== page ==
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Danu gives Popejoy an Irish Christmas

The Irish band Danú will give a “Christmas in Ireland” concert at 3 p.m. on Dec. 9 at Popejoy Hall.
The Irish band Danú will give a “Christmas in Ireland” concert at 3 p.m. on Dec. 9 at Popejoy Hall.
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The day after Christmas is a mighty big public celebration in Ireland. It’s called St. Stephen’s Day or Wren’s Day.

“It’s based on the saint who was hiding in a honey bush and the wren started to give a shake. It gave him away to the Romans,” explained Bennie McCarthy, the accordion and melodeon player with the traditional Irish band Danú.

“The Irish people have taken it out on the wrens. The idea is to capture the wren, not kill it.

If you go
WHAT: Danú – “Christmas in Ireland”
WHEN: 3 p.m. Dec. 9
WHERE: Popejoy Hall, Center for the Arts, UNM campus
HOW MUCH: $20, $34 and $44 in advance at www.unmtickets.com, by calling 505-925-5858, at ticket offices in the UNM Bookstore and the Pit, at area Albertsons or at the door.

“We celebrate the capture by singing songs and going around to people’s houses. It’s a great day for music in Ireland. We like to think of it as a mad Irish Mardi Gras,” added McCarthy, one of Danú’s founding members.

Danú’s Dec. 9 “Christmas in Ireland” concert at Popejoy Hall will likely include some of those songs.

McCarthy said the Wren’s Day partying is especially rowdy because the pubs reopen after being closed for Christmas and the day before Christmas.

“It’s like they’d been closed for 12 months. It doesn’t take much to get going,” he said.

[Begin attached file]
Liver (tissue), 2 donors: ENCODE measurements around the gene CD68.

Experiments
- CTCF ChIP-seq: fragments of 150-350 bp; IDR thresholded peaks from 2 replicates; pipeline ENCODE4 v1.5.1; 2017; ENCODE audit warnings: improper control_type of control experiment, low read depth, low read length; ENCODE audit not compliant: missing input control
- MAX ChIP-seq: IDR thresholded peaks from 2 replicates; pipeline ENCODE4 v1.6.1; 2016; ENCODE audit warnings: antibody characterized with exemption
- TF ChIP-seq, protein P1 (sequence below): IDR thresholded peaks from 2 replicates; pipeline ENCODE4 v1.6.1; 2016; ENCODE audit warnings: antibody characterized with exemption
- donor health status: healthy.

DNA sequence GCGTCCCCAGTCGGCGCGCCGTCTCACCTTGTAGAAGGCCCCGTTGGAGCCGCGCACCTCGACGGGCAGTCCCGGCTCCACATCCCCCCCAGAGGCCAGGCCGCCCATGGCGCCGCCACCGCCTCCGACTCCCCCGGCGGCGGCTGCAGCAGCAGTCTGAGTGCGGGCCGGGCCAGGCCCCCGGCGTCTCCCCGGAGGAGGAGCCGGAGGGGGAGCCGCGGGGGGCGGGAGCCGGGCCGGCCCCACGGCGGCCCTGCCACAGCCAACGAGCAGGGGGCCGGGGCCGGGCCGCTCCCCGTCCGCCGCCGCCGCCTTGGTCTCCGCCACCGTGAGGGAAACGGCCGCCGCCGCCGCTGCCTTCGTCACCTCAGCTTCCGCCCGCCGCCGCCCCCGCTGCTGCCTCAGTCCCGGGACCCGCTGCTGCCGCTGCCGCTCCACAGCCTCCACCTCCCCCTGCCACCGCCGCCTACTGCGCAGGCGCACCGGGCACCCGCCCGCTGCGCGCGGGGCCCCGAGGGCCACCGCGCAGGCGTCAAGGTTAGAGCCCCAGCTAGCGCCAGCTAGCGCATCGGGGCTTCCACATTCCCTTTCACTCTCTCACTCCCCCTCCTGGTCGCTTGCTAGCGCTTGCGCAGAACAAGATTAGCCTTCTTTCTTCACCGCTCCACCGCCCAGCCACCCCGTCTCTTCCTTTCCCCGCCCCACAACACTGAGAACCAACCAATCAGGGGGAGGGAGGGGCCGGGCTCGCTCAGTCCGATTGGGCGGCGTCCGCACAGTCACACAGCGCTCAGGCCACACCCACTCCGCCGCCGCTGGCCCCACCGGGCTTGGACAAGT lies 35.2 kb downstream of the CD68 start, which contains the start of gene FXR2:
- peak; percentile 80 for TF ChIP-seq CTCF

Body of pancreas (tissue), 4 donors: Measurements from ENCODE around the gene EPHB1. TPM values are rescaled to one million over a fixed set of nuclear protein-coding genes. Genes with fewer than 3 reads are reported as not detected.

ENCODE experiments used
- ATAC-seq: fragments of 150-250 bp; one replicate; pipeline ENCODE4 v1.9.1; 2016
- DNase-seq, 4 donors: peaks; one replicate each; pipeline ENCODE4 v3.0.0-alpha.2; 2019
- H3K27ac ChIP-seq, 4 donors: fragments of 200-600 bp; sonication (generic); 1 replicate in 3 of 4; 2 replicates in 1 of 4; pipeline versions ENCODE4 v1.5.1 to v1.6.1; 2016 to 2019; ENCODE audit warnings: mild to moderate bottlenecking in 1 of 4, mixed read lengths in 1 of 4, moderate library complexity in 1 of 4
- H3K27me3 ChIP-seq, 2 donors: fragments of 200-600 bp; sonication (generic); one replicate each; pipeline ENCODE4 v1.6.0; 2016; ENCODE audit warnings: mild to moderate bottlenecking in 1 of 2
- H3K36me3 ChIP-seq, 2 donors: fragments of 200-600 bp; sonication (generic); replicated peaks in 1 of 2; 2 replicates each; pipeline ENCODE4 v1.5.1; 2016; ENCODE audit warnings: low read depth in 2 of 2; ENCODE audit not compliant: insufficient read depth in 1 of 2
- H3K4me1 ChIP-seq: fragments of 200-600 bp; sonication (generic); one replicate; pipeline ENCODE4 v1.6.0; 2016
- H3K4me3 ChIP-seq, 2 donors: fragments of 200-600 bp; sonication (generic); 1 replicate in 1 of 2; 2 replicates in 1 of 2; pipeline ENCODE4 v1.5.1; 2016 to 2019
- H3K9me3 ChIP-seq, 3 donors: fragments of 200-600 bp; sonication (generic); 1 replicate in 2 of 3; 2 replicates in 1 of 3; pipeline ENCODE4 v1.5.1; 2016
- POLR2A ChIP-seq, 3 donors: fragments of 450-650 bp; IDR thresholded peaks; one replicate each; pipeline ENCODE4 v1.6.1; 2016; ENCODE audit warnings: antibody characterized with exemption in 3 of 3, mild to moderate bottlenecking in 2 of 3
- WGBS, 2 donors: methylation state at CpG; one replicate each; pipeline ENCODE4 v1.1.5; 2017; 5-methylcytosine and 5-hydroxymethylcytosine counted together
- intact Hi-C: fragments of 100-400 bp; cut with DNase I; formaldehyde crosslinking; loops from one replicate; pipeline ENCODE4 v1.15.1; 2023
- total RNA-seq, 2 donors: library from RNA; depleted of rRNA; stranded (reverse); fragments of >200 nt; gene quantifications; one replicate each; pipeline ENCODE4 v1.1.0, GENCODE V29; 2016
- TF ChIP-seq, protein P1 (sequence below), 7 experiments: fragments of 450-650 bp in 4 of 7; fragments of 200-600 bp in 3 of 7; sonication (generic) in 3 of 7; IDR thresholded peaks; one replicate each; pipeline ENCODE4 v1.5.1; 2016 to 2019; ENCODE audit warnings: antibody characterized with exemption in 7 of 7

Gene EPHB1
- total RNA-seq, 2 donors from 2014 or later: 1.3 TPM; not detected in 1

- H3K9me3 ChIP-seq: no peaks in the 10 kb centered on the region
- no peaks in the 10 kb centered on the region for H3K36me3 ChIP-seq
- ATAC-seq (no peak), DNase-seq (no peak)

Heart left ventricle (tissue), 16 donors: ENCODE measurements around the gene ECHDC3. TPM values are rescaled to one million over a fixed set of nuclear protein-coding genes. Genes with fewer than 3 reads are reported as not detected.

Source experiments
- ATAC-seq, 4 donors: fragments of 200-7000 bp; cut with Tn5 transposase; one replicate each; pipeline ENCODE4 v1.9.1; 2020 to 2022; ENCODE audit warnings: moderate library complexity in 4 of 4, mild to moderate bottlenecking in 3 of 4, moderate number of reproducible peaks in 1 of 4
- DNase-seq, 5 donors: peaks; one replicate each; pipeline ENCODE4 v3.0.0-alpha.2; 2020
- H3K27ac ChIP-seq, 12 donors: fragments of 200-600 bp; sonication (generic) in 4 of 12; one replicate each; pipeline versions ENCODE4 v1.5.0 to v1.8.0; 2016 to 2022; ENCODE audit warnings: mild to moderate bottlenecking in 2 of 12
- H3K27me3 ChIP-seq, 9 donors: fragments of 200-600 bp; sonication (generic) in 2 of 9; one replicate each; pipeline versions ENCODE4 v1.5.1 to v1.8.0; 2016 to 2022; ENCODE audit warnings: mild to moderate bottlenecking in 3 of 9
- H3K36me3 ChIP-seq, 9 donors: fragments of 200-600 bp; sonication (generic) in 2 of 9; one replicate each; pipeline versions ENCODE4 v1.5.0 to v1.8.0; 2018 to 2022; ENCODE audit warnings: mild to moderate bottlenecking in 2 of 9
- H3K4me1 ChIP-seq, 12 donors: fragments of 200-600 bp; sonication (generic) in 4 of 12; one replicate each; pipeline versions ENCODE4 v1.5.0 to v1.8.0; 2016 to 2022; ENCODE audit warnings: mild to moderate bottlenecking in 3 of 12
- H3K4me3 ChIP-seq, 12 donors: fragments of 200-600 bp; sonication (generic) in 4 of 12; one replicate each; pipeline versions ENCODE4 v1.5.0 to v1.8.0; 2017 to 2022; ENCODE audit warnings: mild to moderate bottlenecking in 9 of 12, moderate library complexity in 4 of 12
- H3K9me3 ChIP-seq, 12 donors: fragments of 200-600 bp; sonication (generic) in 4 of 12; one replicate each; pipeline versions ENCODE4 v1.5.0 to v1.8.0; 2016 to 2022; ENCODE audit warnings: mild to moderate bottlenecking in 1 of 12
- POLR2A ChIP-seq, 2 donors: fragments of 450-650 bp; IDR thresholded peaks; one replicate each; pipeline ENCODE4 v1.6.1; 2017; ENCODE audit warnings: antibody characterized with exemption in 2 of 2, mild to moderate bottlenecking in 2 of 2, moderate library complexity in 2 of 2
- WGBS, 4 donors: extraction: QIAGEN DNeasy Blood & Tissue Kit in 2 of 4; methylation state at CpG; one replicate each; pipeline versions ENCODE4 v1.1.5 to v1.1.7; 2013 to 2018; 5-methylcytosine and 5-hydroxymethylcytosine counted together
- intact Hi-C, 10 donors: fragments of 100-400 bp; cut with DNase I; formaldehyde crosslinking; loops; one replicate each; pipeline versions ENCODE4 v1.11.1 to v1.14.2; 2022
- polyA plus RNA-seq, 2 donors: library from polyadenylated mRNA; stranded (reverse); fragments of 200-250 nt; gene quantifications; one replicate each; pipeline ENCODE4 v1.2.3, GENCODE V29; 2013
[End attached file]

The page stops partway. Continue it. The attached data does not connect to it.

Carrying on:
The signature song of Wren’s Day is “Boys of Barr Na Sraide,” which McCarthy said means “Boys of the Top of the Street,” the ones who hunted the wren.

The concert will include the traditional “Miss Fogarty’s Christmas Cake.” The chorus of the song lists the ingredients of the cake and the audience joins in singing.

“It’s a great bit of fun,” he said. “It’s kind of a comic song.”

The program also will have storytelling and the reading of poems. One popular poem is Patrick Kavanagh’s “Christmas Childhood.” McCarthy said band guitarist Dónal Clancy reads the poem.

“It’s one of my personal favorites. It’s about an innocent childhood in 1940s Ireland. There’s great imagery in it … the frost in the meadow. It’s magical,” McCarthy said.

In Ireland, he said, Christmas is celebrated from Christmas Eve right up to Jan. 6. From a musician’s standpoint, he said, the period has concerts, parties with live music and jam sessions.

“We are always at home for Christmas. That’s a very Irish thing. We’ll all be doing different things with friends and family,” McCarthy said.

Started in 1995, the band tours internationally. It took the name Danú from a Celtic goddess-queen, he said.

“I think she was the queen of lots of things, the Earth, prosperity and fertility. She was a fairly powerful lady,” McCarthy said.

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